HR 5498 seeks to increase U.S. ability to fight bioterror

Introduced last week as a “comprehensive approach to improving America’s biodefense capabilities" by Reps. Peter King (R-NY) and Bill Pascrell (D-NJ), HR 5498 - the Weapons of Mass Destruction Prevention and Preparedness Act of 2010 - seeks to embolden the United States against future bioterror attacks.

"This legislation will enhance America’s capabilities to protect American lives from such a WMD attack," King said.

A house panel was told last week by experts on biological agents that efforts made by the government to allow information sharing and interagency collaboration as a means of addressing bioterrorism has failed to date. HR 5498 aims to reverse that trend by, in part, requiring the director of national intelligence to produce and administer a National Intelligence Strategy for Countering the Threat from WMD, which would be created in consultation with the homeland security secretary as well as other relevant agencies.

HR 5498 would build upon 2007's National Intelligence Strategy for Countering Biological Threats while expanding nationally knowledge on biological agents.

"This bill addresses the full-range of homeland security considerations associated with the WMD threat – it not only authorizes programs to enhance our nation’s prevention, deterrence, and preparedness capabilities but also bolsters our diction, attribution, response and recovery capabilities," Rep. Bennie G. Thompson (D-MS), Chairman of the Committee on Homeland Security, said.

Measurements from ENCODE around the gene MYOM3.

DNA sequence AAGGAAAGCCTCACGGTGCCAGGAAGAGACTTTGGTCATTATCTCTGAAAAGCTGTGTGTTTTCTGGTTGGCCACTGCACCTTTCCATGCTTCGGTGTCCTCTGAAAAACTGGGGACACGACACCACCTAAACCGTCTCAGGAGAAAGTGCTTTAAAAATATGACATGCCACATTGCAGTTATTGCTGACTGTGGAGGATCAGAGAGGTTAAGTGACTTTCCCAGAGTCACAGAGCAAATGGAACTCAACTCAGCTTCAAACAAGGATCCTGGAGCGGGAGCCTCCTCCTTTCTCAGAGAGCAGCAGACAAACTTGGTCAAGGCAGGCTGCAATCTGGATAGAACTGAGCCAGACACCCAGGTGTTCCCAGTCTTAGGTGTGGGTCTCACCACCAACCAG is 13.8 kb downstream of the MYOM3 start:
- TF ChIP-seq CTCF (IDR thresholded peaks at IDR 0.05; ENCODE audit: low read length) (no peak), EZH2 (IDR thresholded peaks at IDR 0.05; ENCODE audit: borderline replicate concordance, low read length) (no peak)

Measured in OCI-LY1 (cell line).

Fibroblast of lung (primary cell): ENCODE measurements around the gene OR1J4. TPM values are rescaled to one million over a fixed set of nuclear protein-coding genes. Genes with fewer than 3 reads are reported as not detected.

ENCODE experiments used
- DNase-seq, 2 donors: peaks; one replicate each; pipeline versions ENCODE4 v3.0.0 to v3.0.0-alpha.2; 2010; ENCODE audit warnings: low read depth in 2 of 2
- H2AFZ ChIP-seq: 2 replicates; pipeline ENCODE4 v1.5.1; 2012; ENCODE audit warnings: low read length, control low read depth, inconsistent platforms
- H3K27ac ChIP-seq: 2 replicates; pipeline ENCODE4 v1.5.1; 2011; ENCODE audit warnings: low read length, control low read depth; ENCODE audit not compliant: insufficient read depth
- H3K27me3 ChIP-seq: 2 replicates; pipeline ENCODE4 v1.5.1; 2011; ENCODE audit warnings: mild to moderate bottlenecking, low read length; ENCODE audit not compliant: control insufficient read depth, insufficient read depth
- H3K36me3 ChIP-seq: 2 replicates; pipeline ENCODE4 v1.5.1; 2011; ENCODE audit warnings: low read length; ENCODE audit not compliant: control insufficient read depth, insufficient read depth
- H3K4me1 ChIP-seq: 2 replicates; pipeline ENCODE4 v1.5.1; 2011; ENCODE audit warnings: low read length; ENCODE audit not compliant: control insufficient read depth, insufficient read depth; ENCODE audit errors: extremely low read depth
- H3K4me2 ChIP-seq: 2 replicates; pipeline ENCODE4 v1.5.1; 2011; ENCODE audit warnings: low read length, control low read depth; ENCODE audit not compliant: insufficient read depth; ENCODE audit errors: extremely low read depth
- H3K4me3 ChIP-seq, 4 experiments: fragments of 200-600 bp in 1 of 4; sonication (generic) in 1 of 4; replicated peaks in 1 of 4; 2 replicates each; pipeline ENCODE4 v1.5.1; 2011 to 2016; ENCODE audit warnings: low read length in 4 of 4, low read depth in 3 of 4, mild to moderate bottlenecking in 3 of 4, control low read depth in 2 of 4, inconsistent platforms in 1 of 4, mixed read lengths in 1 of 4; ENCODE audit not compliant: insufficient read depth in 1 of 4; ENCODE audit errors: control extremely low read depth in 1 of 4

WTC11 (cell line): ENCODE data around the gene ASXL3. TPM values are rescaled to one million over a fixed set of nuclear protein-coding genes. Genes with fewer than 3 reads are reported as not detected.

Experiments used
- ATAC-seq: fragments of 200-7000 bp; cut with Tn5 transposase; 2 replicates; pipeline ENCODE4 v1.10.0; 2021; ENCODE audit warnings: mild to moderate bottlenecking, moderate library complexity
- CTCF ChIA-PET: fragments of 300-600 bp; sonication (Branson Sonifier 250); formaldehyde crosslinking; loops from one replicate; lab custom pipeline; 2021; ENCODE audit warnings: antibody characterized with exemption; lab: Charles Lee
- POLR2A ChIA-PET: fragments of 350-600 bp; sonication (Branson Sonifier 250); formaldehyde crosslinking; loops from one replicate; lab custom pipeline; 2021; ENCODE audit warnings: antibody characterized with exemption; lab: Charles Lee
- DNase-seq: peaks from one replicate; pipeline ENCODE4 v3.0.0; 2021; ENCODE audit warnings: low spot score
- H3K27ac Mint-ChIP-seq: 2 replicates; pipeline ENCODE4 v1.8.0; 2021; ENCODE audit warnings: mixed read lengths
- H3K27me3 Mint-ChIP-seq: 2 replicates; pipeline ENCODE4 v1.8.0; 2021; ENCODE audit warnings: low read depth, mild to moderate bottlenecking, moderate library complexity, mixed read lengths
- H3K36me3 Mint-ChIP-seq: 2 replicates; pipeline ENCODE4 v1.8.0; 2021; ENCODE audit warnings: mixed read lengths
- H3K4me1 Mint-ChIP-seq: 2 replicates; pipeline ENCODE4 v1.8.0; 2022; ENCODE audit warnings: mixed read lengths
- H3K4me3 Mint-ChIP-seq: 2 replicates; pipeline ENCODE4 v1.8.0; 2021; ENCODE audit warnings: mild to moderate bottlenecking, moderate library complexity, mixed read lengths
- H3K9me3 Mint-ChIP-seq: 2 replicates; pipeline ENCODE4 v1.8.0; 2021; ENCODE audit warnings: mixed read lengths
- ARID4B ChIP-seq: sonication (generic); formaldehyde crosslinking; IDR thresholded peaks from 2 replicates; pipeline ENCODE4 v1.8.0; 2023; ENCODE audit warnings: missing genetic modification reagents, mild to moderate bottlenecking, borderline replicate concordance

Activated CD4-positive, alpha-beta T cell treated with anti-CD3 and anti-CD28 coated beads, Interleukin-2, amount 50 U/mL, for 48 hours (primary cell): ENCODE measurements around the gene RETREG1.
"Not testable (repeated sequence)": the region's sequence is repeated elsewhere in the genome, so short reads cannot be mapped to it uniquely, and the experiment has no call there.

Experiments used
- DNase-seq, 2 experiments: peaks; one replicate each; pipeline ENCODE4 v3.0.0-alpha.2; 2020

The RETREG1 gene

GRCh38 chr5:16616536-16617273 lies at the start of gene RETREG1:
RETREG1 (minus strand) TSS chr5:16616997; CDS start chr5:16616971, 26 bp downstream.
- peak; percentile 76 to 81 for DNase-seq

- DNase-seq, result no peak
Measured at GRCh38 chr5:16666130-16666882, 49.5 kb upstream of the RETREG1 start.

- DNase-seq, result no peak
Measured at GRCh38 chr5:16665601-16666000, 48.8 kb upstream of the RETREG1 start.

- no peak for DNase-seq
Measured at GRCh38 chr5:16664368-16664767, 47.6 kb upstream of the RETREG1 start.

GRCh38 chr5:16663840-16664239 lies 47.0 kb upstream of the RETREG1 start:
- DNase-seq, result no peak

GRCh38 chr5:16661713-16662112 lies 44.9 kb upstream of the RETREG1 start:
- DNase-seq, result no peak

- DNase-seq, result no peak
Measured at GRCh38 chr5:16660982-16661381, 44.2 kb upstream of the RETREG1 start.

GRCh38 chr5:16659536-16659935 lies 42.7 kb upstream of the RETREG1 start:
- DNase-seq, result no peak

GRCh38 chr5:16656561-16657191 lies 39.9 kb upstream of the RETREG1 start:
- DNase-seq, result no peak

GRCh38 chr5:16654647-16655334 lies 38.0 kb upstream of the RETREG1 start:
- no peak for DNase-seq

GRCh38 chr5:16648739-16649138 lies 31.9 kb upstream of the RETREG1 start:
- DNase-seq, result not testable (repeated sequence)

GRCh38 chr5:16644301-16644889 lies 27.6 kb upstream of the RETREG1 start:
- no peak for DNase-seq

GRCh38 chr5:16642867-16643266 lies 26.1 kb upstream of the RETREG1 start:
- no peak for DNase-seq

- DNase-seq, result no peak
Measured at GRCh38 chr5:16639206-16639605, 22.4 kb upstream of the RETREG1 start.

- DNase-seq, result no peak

Biosecurity and biodefense stakeholders would see their relevant intelligence and information sharing techniques integrated nationally by the Department of Homeland Security under the legislation.

Additionally, DHS would be called on to coordinate with other federal agencies to create biennial bioterrorism risk assessments.

Participation in the National Biosurveillance Integration Center, which currently only carries voluntary interagency participation, would become mandatory under the bill, bringing together disparate agencies from the medical, public health and environmental fields, among many others. This participation would ensure that data on biothreats would be made available to not only federal but also local agencies.

The bill, the house panel was told, would integrate many varied agencies' expertise in fighting WMDs, making these agencies, such as the Defense Department, equal partners in dealing with potential threats.

These changes would increase situational awareness, the panel was told, but the Environmental Protection Agency and the Occupational Safety and Health Administration must work to examine and promote standards for the biological response community.

"The bill addresses every stage of the threat – from pre-event prevention and deterrence through to post-event recovery, and will strengthen our capabilities to address biological attacks," Rep. Yvette D. Clarke (D-NY), Chairwoman of the Subcommittee on Emerging Threats, Cybersecurity, and Science and Technology, said.